[44] V. Kouznetsova. Computational homogenization for the multi-scale analysis of multi-phase materials. PhD thesis, Technische Universiteit Eindhoven, The Nederlands, 2002.

[45] V. Kouznetsova. Computational homogenization. Micromechanics graduate course lecture notes, Eindhoven, 2004.

[46] W. Kreher. Residual stresses and stored elastic energy of composites and polycrystals. J. Mech. Phys. Sol., 38:115-128, 1990.

[47] E. Kr?öner. Zur plastischen Verformung des Vielkrystalls. Acta Metall. 9, 2:155-161, 1961.

[48] W. P. Kuykendall, W. D. Cash, D. M. Barnett, W. Cai. On the Existence of Eshelby's Equivalent Ellipsoidal Inclusion Solution. Mathematics and Mechanics of Solids, in press, 2011.

[49] S. Li, R. Sauer and G. Wang. A circular inclusion in a finite domain I. The Dirichlet-Eshelby problem. Acta Mechanica, 179:67-90, 2005.

[50] G. Lielens. Micro-Macro Modeling of Structured Materials. PhD thesis, Université Catholique de Louvain, Belgium, 1999.

[51] R. Masson, M. Bornert, P. Suquet and A. Zaoui. An affine formulation for the prediction of the effective properties of nonlinear composites and polycrystals. J. Mech. Phys. Sol., 48:1203-1227, 2000.

[52] J. C. Michel and P. Suquet. Computational analysis of nonlinear composite structures using the nonuniform transformation field analysis. Comput. Meth. Appl. Mech. Engrg., 193:5477-5502, 2004.

[53] C. Miehe. Computational micro-to-macro transitions for discretized microstructures of heterogeneous materials at finite strains based on the minimization of averaged incremental energy. Comput. Mech. Appl. Mech. Engrg., 192:559-591, 2003.

[54] L. Mishnaevsky. Micromechanics of hierarchical materials: a brief overview. Rev.Adv.Mater. Sci., 30:60-72, 2012.

[55] J. Moraleda, J. Segurado and J. Llorca Finite deformation of incompressible fiber-reinforced elastomers: a computational micromechanics approach. J. of the Mech. and Phys. of Solids, 57:1596-1613, 2009.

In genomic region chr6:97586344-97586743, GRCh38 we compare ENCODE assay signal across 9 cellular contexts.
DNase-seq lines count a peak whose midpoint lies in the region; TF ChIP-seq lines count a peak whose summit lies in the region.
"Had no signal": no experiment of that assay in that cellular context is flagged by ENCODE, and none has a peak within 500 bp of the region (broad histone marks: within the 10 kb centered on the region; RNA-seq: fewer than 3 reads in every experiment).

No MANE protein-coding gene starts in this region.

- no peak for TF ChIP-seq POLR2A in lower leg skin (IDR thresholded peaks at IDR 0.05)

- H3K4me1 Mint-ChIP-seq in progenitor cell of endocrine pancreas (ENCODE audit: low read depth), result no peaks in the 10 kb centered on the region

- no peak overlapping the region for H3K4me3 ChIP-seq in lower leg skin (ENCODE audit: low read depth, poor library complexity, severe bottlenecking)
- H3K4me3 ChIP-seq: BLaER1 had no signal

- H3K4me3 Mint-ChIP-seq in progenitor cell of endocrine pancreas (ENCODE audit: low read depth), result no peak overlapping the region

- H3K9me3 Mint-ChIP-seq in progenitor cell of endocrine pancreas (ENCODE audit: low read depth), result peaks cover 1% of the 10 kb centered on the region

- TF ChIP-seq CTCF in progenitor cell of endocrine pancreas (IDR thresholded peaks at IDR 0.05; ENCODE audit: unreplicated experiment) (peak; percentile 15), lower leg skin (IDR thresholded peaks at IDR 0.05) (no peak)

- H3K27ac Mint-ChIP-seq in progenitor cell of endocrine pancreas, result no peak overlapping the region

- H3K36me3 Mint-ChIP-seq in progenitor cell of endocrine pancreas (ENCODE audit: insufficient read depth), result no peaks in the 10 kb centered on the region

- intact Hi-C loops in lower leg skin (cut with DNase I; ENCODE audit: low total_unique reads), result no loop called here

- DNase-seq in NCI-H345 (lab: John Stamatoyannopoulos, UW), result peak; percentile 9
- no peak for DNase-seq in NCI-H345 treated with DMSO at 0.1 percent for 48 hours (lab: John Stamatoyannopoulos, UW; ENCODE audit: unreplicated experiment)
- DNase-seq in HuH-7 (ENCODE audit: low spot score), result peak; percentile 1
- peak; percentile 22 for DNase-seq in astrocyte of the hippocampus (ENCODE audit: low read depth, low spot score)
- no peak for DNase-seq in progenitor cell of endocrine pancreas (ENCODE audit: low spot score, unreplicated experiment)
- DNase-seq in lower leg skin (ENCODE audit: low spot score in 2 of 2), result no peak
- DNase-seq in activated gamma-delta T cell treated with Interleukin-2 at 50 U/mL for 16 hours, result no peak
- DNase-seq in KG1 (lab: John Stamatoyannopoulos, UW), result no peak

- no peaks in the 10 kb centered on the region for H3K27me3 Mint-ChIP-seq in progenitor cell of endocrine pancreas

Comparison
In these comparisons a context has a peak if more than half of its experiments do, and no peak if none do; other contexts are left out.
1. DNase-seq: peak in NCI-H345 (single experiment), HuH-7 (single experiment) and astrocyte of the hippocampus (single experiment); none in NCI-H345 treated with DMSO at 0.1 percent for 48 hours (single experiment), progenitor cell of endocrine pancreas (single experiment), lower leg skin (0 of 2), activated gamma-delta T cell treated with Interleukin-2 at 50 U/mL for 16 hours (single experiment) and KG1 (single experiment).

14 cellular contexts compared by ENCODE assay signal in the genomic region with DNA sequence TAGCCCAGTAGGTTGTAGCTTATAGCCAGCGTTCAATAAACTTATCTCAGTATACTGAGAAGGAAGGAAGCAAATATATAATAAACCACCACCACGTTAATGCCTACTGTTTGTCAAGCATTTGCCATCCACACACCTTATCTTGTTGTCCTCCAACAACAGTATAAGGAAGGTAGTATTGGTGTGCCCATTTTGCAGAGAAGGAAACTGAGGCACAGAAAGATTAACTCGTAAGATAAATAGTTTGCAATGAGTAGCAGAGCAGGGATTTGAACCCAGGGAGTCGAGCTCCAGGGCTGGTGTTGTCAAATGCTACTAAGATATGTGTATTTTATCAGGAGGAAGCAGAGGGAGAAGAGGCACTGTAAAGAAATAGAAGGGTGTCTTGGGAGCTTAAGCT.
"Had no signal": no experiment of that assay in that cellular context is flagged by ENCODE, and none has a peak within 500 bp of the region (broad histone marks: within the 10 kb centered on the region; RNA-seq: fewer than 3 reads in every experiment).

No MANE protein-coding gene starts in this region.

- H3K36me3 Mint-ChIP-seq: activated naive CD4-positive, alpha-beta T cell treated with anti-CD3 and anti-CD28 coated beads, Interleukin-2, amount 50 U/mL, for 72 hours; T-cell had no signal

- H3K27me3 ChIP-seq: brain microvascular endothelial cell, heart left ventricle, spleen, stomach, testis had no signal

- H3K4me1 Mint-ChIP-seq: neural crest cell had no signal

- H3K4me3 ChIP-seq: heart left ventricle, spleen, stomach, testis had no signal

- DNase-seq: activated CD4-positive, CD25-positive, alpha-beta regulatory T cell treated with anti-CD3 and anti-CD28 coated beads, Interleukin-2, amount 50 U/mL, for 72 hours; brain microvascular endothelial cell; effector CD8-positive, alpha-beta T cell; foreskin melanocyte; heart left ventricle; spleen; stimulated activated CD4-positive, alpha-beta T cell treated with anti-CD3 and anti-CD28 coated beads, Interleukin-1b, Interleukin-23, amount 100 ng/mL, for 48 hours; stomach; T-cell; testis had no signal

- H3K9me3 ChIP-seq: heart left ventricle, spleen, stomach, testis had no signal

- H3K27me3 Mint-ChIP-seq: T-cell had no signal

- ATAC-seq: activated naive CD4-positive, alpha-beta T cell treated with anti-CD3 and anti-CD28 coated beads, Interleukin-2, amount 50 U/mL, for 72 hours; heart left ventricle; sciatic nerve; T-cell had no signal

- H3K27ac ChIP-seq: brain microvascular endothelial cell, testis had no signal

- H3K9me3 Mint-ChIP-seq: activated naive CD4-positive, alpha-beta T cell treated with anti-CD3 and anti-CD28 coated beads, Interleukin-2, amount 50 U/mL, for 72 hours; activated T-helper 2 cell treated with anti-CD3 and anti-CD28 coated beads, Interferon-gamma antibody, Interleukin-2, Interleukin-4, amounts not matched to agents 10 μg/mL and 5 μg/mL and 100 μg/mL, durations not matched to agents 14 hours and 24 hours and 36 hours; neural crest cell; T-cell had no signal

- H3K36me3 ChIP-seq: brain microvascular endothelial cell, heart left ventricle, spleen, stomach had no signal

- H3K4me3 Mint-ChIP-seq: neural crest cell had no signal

[56] H. Moulinec and P. Suquet. A fast numerical method for computing the linear and nonlinear properties of composites. C.R. Acad. Sci. Paris II, 318:1417-1423, 1994.

[57] H. Moulinec and P. Suquet. A FFT-based numerical method for computing the mechanical properties of composites from images of their microstructure. Kluwer Academic Publ., Dordrecht, :235-246, 1995.

[58] T. Mura. Micromechanics of defects in solids. Martinus Nijhoff Publishers, 1987.

[59] W. H. M?üller. Mathematical versus experimental stress analysis of inhomogeneities in solids. J. Phys. IV, 6:1-139-C1-148, 1996.

[60] S. Nemat-Nasser. Averaging theorems in finite deformation plasticity. Mech. Mater., 31:493-523, 1999.

[61] S. Nemat-Nasser and M. Hori. Micromechanics: Overall Properties of Heterogeneous Solids. North-Holland, Amsterdam, 1993.

[62] S. Nemat-Nasser and M. Hori. Micromechanics: Overall Properties of Heterogeneous Materials. 2nd Ed., Elsevier, Amsterdam, 1999.

[63] M. Ortiz and E. P. Popov. Accuracy and stability of integration algorithms for elastoplastic constitutive relations. Int. J. Numer. Methods, 21:571-574, 1985.

[64] M. Ostoja-Starzewski. Material spatial randomness: From statistical to representative volume element. Prob. Eng. Mech., 21:112-132, 2006.